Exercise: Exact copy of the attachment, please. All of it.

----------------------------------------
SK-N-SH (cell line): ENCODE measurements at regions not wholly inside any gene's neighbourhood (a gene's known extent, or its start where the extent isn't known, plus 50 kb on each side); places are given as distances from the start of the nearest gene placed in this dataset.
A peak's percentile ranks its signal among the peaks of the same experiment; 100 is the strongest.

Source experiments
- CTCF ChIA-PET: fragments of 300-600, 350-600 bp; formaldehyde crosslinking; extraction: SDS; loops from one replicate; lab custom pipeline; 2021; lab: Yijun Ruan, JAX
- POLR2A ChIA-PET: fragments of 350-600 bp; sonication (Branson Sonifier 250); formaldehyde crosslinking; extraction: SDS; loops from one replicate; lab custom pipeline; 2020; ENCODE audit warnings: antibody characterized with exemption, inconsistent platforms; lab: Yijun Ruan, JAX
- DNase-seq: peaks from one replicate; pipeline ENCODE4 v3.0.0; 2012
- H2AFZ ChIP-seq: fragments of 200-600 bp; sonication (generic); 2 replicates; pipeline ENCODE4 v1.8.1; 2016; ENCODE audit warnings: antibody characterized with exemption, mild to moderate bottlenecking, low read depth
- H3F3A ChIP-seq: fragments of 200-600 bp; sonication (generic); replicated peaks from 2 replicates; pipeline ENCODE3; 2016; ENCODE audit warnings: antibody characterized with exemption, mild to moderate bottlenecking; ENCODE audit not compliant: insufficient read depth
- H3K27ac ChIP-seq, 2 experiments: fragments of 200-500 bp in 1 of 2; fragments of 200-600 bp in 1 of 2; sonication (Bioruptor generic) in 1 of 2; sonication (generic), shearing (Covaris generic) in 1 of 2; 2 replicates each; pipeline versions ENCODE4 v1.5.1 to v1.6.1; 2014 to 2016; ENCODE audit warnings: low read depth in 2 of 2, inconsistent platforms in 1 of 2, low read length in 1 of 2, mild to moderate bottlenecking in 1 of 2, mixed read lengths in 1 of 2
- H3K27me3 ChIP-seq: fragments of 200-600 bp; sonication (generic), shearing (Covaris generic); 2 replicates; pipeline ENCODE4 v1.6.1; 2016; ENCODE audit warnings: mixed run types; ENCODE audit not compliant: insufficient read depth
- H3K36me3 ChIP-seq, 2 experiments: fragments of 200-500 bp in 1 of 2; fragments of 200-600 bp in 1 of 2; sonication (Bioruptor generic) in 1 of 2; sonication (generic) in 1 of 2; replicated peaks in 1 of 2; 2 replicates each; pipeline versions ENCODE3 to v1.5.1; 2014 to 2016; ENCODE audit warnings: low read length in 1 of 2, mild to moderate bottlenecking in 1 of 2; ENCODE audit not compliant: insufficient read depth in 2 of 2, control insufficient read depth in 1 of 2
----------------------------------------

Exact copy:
SK-N-SH (cell line): ENCODE measurements at regions not wholly inside any gene's neighbourhood (a gene's known extent, or its start where the extent isn't known, plus 50 kb on each side); places are given as distances from the start of the nearest gene placed in this dataset.
A peak's percentile ranks its signal among the peaks of the same experiment; 100 is the strongest.

Source experiments
- CTCF ChIA-PET: fragments of 300-600, 350-600 bp; formaldehyde crosslinking; extraction: SDS; loops from one replicate; lab custom pipeline; 2021; lab: Yijun Ruan, JAX
- POLR2A ChIA-PET: fragments of 350-600 bp; sonication (Branson Sonifier 250); formaldehyde crosslinking; extraction: SDS; loops from one replicate; lab custom pipeline; 2020; ENCODE audit warnings: antibody characterized with exemption, inconsistent platforms; lab: Yijun Ruan, JAX
- DNase-seq: peaks from one replicate; pipeline ENCODE4 v3.0.0; 2012
- H2AFZ ChIP-seq: fragments of 200-600 bp; sonication (generic); 2 replicates; pipeline ENCODE4 v1.8.1; 2016; ENCODE audit warnings: antibody characterized with exemption, mild to moderate bottlenecking, low read depth
- H3F3A ChIP-seq: fragments of 200-600 bp; sonication (generic); replicated peaks from 2 replicates; pipeline ENCODE3; 2016; ENCODE audit warnings: antibody characterized with exemption, mild to moderate bottlenecking; ENCODE audit not compliant: insufficient read depth
- H3K27ac ChIP-seq, 2 experiments: fragments of 200-500 bp in 1 of 2; fragments of 200-600 bp in 1 of 2; sonication (Bioruptor generic) in 1 of 2; sonication (generic), shearing (Covaris generic) in 1 of 2; 2 replicates each; pipeline versions ENCODE4 v1.5.1 to v1.6.1; 2014 to 2016; ENCODE audit warnings: low read depth in 2 of 2, inconsistent platforms in 1 of 2, low read length in 1 of 2, mild to moderate bottlenecking in 1 of 2, mixed read lengths in 1 of 2
- H3K27me3 ChIP-seq: fragments of 200-600 bp; sonication (generic), shearing (Covaris generic); 2 replicates; pipeline ENCODE4 v1.6.1; 2016; ENCODE audit warnings: mixed run types; ENCODE audit not compliant: insufficient read depth
- H3K36me3 ChIP-seq, 2 experiments: fragments of 200-500 bp in 1 of 2; fragments of 200-600 bp in 1 of 2; sonication (Bioruptor generic) in 1 of 2; sonication (generic) in 1 of 2; replicated peaks in 1 of 2; 2 replicates each; pipeline versions ENCODE3 to v1.5.1; 2014 to 2016; ENCODE audit warnings: low read length in 1 of 2, mild to moderate bottlenecking in 1 of 2; ENCODE audit not compliant: insufficient read depth in 2 of 2, control insufficient read depth in 1 of 2